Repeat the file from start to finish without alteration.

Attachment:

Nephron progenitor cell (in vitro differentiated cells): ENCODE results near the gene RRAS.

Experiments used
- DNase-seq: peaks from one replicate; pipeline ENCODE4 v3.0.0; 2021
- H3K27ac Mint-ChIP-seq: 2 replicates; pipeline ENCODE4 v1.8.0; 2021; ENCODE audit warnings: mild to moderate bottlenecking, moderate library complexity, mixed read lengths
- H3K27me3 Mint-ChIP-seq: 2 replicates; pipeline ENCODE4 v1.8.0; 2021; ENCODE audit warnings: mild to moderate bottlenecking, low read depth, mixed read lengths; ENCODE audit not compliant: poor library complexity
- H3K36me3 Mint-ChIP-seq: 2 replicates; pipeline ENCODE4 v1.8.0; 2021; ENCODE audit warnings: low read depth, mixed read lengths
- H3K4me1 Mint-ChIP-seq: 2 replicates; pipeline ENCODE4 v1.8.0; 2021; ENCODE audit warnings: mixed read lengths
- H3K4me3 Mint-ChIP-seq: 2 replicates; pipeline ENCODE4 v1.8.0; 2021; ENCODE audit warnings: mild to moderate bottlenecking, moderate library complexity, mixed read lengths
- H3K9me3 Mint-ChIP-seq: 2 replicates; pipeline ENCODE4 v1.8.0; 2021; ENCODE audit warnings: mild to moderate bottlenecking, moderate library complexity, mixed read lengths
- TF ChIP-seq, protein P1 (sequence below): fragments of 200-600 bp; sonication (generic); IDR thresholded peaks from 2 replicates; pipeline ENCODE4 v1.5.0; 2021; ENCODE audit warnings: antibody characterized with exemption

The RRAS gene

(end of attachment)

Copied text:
Nephron progenitor cell (in vitro differentiated cells): ENCODE results near the gene RRAS.

Experiments used
- DNase-seq: peaks from one replicate; pipeline ENCODE4 v3.0.0; 2021
- H3K27ac Mint-ChIP-seq: 2 replicates; pipeline ENCODE4 v1.8.0; 2021; ENCODE audit warnings: mild to moderate bottlenecking, moderate library complexity, mixed read lengths
- H3K27me3 Mint-ChIP-seq: 2 replicates; pipeline ENCODE4 v1.8.0; 2021; ENCODE audit warnings: mild to moderate bottlenecking, low read depth, mixed read lengths; ENCODE audit not compliant: poor library complexity
- H3K36me3 Mint-ChIP-seq: 2 replicates; pipeline ENCODE4 v1.8.0; 2021; ENCODE audit warnings: low read depth, mixed read lengths
- H3K4me1 Mint-ChIP-seq: 2 replicates; pipeline ENCODE4 v1.8.0; 2021; ENCODE audit warnings: mixed read lengths
- H3K4me3 Mint-ChIP-seq: 2 replicates; pipeline ENCODE4 v1.8.0; 2021; ENCODE audit warnings: mild to moderate bottlenecking, moderate library complexity, mixed read lengths
- H3K9me3 Mint-ChIP-seq: 2 replicates; pipeline ENCODE4 v1.8.0; 2021; ENCODE audit warnings: mild to moderate bottlenecking, moderate library complexity, mixed read lengths
- TF ChIP-seq, protein P1 (sequence below): fragments of 200-600 bp; sonication (generic); IDR thresholded peaks from 2 replicates; pipeline ENCODE4 v1.5.0; 2021; ENCODE audit warnings: antibody characterized with exemption

The RRAS gene